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The Sewing Machine War 136

Posted by timothy
from the gmu-rockin'-in-the-free-world dept.
lousyd writes "Volokh has hosted a paper by George Mason University law professor Adam Mossoff on the patent fracas a century and a half ago surrounding the sewing machine. A Stitch in Time: The Rise and Fall of the Sewing Machine Patent Thicket challenges assumptions by courts and scholars today about the alleged efficiency-choking complexities of the modern patent system. Mossoff says that complementary inventions, extensive patent litigation, so-called 'patent trolls,' patent thickets, and privately formed patent pools have long been features of the American patent system reaching back to the antebellum era."
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The Sewing Machine War

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  • The 'what' era? (Score:5, Informative)

    by fiannaFailMan (702447) on Thursday April 30, 2009 @02:20PM (#27776349) Journal

    From wiki:

    "Antebellum" is an expression derived from Latin that means "before war" (ante, "before," and bellum, "war").

    In United States history and historiography, "antebellum" is commonly used, in lieu of "pre-Civil War," in reference to the period of increasing sectionalism that led up to the American Civil War. In that sense, the Antebellum Period is often considered to have begun with the Kansas-Nebraska Act of 1854, though it is sometimes stipulated to extend back as early as 1812. The period after the Civil War is called the Reconstruction era.

    You learn something new every day.

  • by Reorix (1184073) on Thursday April 30, 2009 @03:15PM (#27777209) Homepage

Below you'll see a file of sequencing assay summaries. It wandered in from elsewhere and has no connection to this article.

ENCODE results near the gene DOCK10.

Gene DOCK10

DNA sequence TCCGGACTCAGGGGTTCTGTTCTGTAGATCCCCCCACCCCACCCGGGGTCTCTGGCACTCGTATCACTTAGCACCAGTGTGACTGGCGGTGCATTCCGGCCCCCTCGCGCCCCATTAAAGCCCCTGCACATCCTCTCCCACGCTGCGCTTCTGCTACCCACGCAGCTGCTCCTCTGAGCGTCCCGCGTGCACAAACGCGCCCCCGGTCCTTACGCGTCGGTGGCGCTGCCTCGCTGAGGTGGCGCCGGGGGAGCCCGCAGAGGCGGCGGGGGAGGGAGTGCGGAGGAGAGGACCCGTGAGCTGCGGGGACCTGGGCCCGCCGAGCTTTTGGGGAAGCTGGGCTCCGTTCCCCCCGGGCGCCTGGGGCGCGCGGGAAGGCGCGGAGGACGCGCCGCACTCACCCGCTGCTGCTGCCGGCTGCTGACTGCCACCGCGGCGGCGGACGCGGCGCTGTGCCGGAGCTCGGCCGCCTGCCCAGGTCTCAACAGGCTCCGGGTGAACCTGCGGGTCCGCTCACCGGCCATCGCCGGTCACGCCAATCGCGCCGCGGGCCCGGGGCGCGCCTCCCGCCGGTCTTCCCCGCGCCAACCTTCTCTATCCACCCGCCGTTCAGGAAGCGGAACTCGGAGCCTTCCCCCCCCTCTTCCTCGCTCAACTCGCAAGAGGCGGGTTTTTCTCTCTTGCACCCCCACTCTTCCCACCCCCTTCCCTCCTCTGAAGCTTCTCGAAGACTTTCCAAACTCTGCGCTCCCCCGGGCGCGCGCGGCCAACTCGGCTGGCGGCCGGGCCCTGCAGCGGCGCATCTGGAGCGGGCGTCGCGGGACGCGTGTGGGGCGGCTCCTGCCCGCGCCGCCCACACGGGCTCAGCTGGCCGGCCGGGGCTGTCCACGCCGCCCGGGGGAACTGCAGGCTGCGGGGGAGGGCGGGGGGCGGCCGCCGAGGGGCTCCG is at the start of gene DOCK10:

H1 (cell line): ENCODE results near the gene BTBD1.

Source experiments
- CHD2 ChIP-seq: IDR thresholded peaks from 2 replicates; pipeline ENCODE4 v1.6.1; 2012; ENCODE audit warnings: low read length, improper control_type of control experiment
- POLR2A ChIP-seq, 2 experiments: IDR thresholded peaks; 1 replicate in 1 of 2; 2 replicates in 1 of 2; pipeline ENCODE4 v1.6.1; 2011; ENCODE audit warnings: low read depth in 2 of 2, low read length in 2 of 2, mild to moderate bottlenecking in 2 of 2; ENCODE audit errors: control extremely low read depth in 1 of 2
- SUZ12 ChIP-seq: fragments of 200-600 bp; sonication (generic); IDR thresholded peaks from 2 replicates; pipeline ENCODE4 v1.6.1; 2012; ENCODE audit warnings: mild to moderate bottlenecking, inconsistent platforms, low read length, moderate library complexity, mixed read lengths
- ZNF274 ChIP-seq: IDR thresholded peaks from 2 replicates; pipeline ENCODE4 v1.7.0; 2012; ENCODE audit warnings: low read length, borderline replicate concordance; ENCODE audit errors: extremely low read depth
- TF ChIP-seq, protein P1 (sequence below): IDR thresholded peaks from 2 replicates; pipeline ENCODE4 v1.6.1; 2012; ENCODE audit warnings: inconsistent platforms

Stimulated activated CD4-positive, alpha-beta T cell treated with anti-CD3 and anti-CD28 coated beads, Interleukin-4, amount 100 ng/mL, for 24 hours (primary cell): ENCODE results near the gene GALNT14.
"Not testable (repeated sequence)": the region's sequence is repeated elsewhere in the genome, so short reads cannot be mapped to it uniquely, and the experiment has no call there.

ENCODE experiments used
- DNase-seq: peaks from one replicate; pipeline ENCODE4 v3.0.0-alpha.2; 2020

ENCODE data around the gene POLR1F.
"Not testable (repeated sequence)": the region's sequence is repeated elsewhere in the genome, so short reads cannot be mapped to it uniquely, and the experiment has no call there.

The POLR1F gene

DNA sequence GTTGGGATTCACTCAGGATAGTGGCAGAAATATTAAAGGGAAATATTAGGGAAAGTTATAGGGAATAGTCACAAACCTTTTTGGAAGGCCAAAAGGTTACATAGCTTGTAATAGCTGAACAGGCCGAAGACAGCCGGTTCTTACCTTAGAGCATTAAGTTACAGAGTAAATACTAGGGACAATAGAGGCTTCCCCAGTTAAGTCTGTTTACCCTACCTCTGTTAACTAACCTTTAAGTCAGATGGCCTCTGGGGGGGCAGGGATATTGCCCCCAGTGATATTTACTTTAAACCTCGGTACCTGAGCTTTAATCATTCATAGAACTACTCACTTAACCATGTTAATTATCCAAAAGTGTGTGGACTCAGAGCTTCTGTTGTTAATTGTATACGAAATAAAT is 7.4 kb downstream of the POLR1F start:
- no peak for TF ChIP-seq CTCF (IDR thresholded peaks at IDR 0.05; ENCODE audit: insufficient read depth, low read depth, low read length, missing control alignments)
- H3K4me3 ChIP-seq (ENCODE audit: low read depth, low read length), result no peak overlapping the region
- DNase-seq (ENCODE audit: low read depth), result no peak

Slashdot often discusses copyright as it applies to digital music, and it's interesting that the digital music industry began at a time in which there was heavy litigation over the copying of sheet music; this was in the late 1800's.

    Hmm, whoops, I guess I mispoke. I don't know about the digital music industry beginning in the late 1800's. What I meant was the recorded music industry.

    Either moderators were being kind and understanding (at Slashdot?!), or not only do slashdot members not RTFA, they don't RTFC either.

  • by rmcd (53236) * on Thursday April 30, 2009 @05:06PM (#27778929)

    See also Unlocking the Sky [amazon.com] by Seth Shulman. It's a fascinating account of Glenn Curtiss, who in many ways did more to create the modern airplane than the Wright Brothers. For example, Curtiss invented ailerons; the Wrights by contrast had a difficult to control system that physically twisted the wings. But the Wright patents prevented Curtiss from selling his planes, and it was only military intervention that got the market moving.

    This book will reinforce any ill feelings you may have toward the patent system.

  • by omb (759389) on Thursday April 30, 2009 @05:54PM (#27779647)
    Pfaff ist aus Deutschland,
    aber Bernina wird in der Schweiz hergestellt!

"Consistency requires you to be as ignorant today as you were a year ago." -- Bernard Berenson

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